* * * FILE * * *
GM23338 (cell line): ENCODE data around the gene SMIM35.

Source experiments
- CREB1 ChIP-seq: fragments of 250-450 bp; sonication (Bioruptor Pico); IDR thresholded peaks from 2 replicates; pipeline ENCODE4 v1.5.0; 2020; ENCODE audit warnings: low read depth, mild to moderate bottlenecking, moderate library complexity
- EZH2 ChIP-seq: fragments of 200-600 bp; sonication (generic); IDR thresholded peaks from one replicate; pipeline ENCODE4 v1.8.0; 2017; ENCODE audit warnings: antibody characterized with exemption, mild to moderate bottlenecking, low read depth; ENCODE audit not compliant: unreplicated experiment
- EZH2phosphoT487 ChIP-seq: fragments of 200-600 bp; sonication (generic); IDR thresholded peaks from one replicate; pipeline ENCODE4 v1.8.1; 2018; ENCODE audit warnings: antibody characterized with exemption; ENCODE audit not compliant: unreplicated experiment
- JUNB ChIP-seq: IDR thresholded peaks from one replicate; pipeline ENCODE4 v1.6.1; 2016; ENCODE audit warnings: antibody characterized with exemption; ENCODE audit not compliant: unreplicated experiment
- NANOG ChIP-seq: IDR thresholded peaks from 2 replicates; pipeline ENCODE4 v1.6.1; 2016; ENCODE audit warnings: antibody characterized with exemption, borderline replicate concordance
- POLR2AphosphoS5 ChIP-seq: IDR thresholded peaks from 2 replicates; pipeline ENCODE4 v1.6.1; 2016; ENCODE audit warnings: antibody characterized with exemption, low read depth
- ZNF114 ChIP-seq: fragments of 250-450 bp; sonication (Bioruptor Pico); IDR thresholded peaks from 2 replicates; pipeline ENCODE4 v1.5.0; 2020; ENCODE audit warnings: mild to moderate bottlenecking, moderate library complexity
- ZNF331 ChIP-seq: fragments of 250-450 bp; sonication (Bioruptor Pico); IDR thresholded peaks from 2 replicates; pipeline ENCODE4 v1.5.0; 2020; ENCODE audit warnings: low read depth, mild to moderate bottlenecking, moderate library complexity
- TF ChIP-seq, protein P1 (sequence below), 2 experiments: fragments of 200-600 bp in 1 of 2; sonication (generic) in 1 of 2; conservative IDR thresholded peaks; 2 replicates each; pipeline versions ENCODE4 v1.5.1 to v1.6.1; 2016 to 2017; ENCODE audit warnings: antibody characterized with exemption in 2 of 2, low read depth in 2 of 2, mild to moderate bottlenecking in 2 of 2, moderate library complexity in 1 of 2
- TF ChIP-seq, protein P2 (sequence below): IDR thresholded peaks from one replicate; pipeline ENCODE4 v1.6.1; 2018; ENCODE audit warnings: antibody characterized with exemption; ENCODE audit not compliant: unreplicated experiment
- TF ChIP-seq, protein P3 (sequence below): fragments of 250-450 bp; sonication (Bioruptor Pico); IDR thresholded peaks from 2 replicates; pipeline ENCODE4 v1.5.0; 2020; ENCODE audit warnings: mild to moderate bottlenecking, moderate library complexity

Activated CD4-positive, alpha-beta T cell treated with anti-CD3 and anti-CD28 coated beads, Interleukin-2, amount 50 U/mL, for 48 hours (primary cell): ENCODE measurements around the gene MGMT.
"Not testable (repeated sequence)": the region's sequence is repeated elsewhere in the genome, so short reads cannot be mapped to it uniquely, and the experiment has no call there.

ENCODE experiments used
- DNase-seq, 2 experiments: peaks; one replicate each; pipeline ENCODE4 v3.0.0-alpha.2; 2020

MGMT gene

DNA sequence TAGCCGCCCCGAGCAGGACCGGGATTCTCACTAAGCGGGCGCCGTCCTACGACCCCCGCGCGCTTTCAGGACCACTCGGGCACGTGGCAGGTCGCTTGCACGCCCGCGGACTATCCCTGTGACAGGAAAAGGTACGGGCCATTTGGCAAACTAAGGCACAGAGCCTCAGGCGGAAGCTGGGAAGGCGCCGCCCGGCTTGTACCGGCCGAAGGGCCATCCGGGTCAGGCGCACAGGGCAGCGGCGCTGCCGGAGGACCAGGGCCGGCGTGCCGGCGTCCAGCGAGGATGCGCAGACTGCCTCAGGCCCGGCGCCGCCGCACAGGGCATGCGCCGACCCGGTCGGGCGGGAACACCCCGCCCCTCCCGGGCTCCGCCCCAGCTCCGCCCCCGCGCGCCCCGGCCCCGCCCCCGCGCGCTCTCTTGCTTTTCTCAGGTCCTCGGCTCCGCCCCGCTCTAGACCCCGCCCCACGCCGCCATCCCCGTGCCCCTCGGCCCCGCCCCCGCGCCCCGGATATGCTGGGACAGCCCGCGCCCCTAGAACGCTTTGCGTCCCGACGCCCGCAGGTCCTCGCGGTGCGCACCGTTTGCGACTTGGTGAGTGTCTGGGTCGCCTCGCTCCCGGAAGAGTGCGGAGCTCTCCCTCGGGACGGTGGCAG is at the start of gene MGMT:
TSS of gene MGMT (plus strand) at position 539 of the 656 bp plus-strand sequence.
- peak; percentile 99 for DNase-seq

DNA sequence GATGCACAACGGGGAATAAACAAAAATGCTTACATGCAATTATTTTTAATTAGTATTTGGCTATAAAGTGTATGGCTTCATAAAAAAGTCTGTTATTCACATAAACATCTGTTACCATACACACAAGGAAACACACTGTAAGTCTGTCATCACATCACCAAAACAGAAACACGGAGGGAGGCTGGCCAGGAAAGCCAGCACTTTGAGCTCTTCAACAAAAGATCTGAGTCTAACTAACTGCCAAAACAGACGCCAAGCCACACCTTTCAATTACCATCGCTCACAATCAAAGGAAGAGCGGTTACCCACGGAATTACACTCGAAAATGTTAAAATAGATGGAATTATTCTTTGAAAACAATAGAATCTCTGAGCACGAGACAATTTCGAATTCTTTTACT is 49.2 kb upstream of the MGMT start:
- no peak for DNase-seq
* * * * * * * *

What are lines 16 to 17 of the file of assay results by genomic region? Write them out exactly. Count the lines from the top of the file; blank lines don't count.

ENCODE experiments used
- DNase-seq, 2 experiments: peaks; one replicate each; pipeline ENCODE4 v3.0.0-alpha.2; 2020